Expert Highlights Quizartinib Benefit for Patients With FLT3-ITD+ Relapsed/Refractory AML

In an interview with&nbsp;<em>Targeted Oncology</em>, Jorge E. Cortes, MD, discussed the results from the QuANTUM-R trial, as well as some other studies investigating the use of quizartinib in different patient populations in AML.

Jorge E. Cortes, MD

Quizartinib, a FTL3 inhibitor, significantly improved overall survival (OS) for patients withFLT3-internal tandem duplication (ITD)-positive relapsed/refractory acute myeloid leukemia (AML). In QuANTUM-R, a randomized, controlled phase III trial, this agent was compared to standard chemotherapy after patients received first-line treatment with or without hematopoietic stem cell transplantation.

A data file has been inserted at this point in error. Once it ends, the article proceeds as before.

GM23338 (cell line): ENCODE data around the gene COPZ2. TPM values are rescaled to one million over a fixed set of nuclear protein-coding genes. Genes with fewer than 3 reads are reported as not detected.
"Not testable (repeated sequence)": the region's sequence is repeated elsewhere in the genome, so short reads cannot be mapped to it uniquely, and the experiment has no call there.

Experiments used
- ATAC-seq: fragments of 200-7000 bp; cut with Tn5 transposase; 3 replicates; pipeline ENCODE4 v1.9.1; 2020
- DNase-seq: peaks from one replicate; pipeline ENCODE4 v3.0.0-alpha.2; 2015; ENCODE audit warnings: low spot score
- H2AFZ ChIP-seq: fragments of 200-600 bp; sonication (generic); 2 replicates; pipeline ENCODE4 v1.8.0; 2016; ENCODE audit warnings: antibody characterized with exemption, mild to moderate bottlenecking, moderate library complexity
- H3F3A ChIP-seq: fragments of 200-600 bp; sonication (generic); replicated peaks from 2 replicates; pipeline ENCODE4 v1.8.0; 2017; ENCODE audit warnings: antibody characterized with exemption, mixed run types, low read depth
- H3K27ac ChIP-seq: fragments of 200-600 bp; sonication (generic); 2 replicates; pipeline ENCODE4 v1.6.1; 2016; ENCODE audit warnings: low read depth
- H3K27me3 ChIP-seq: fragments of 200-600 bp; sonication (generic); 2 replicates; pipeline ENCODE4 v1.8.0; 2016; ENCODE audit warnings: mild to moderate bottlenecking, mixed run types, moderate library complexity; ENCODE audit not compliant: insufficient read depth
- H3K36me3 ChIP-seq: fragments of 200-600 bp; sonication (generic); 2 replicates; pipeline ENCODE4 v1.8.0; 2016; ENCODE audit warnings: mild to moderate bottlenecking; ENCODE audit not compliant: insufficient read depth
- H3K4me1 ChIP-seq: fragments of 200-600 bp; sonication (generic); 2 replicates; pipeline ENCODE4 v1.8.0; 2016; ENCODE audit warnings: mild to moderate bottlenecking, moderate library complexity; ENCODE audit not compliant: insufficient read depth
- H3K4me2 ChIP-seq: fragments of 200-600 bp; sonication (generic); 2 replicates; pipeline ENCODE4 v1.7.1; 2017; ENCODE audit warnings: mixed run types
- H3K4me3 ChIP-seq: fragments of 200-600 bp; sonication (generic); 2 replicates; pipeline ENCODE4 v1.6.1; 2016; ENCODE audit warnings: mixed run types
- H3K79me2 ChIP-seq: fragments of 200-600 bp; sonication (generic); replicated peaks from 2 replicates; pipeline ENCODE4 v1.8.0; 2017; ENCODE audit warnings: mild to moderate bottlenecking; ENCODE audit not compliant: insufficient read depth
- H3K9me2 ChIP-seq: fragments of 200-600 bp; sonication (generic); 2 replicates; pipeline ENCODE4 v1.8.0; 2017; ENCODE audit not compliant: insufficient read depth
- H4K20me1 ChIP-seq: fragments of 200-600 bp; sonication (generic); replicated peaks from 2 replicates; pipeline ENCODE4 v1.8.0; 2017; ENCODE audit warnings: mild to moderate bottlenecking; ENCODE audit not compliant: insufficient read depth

Patients were randomized to receive either a continuous oral, daily dose of quizartinib or salvage chemotherapy. For the chemotherapy arm, patients received either a low dose of cytarabine; a combination of mitoxantrone, etoposide, and intermediate-dose cytarabine (MEC); or combination fludarabine, cytarabine, and granulocyte colony stimulating factor (G-CSF) with idarubicin (FLAG-IDA).

In results reported at the 2018 European Hematology Association (EHA) Congress, prolonged OS was seen in patients in the quizartinib arm. The toxicity profile for quizartinib was also tolerable, with very little grade 3 or 4 adverse events. At the 1-year mark, 26% of patients in the quizartinib arm were alive compared to 20% in the control arm, according to Jorge E. Cortes, MD, who reported the results at EHA.

Moving forward, other trials are using this agent in different patient populations and in combination with other therapies and novel agents. WhileFTL3-mutated patients with AML are lacking treatment options, quizartinib shows a lot of promise for this patient population. Unlike other FTL3 inhibitors, this agent is highly potent.